Monday, 7 November 2016


It is always a surprise and a delight when readers of my blog contact me. After I posted the photos I took at the recent celebrations of the bicentenary of the Leeds-Liverpool Canal, I received a lovely message from Peter, in Germany. He has kindly allowed me to reproduce (below) the recollections he shared, which I think paint a wonderful picture of a childhood in the 1950s and the history of the Canal.

My photo above shows the bridge over the Leeds-Liverpool Canal in Shipley, at the point where the Bradford Branch canal (to which Peter refers) used to fork off. The branch canal has since been closed and filled in. The bridge allowed boat horses to walk from one towpath to the other. 

Peter says:  

'Thank you for your blog with so many beautiful photos! They bring back such lovely memories for me. I remember the tramway behind Salt’s Mill and helping the last L+L [Leeds and Liverpool] boatmen. For me, a boy on his bicycle, the canal between Leeds and Skipton was my secret, perfect world. I am speaking of 1958 when I was 13 yrs of age. I attended Prince Henry’s Grammar School in Otley. After feeding my rabbits every spare second was spent assisting and talking with the Shipley boatmen. Glovers barges then carried 40 tons of coal from Allerton Bywater near Castleford up through Leeds to the mills of Shipley, Bingley and Skipton. Tate and Lyle’s sugar and the wool traffic from Liverpool had ceased. I witnessed the canal’s swan song.

The boatmen were so good to me. My special friend told me his first trip on the barges was up to Bradford with carbouys of sulphuric acid. Pumping water up the Bradford Branch using steam engines was always expensive and it finally closed in 1922. Billy told me of his horse, Peggy. One bitterly cold morning he brought her out of the stable in Shipley and attached the swingle-tree. She towed the barge as far as Hirst Wood lock. Seizing her opportunity, she broke free and galloped back  to Shipley with Billy chasing after. He found Peggy standing in front of the stable door. Said Billy smiling, „that Peggy, she were nobody’s fool!“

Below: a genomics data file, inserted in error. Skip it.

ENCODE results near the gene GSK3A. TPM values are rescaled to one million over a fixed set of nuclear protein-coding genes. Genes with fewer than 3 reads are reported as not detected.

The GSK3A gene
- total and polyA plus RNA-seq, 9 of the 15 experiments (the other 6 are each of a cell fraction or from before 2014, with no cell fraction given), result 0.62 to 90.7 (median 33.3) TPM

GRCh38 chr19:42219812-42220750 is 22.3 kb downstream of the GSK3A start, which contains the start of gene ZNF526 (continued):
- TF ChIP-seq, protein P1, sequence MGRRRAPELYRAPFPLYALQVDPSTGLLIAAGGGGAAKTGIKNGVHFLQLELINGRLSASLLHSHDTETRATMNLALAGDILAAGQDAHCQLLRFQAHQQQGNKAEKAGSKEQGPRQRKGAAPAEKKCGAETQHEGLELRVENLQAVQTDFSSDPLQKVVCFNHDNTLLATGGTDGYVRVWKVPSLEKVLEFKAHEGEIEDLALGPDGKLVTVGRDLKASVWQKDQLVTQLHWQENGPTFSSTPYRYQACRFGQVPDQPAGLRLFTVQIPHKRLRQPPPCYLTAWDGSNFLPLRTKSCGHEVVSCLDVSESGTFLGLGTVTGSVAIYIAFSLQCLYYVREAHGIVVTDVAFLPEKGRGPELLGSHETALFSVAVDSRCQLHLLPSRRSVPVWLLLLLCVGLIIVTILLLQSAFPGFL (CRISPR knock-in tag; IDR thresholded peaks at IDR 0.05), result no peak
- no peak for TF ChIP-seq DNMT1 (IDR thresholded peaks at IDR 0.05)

If in Shipley you walk in the (Leeds) direction toward Dockfield Mill and the wonderfully iconic stone bridge [photo above] diagonally opposite, where new flats now stand, stood Ramseys boatyard where so many wooden barges were built. The famous Shipley barges were lighter and swam well.They were easier for the horses. Much later, sixties film star Lawrence Harvey filmed "Room at the Top" under that bridge. The cameras and lights were set up on Glovers coal boats. A boatman once said to me, "ah've allus 'ad a puir wage". Thus they really admired Harvey's style and gorgeous sheepskin coat!  

I went to sea as an engineer with Texaco Overseas Tankship. Our regular routes were Saudi Arabia to Australia, America, Trinidad and Europe. Later I was responsible for the harbour repair work for a Bremerhaven shipyard. That was fascinating. Each day a new new type of ship: a Hull trawler, a Swedish 4000 car transporter from Japan, an Egyptian container ship, a British Cunard banana ship from the West Indies.

Now retired, I still live in Germany in the pretty Pied-Piper town of Hameln.

I thank you so much for your delightful photos of an area very special to me. So much pleasure!'

Isn't that lovely? Thanks so much, Peter. 


No WV here but I've enabled comment moderation on older posts so I don't miss any of your messages. I love reading them - thank you! And thanks for visiting my blog.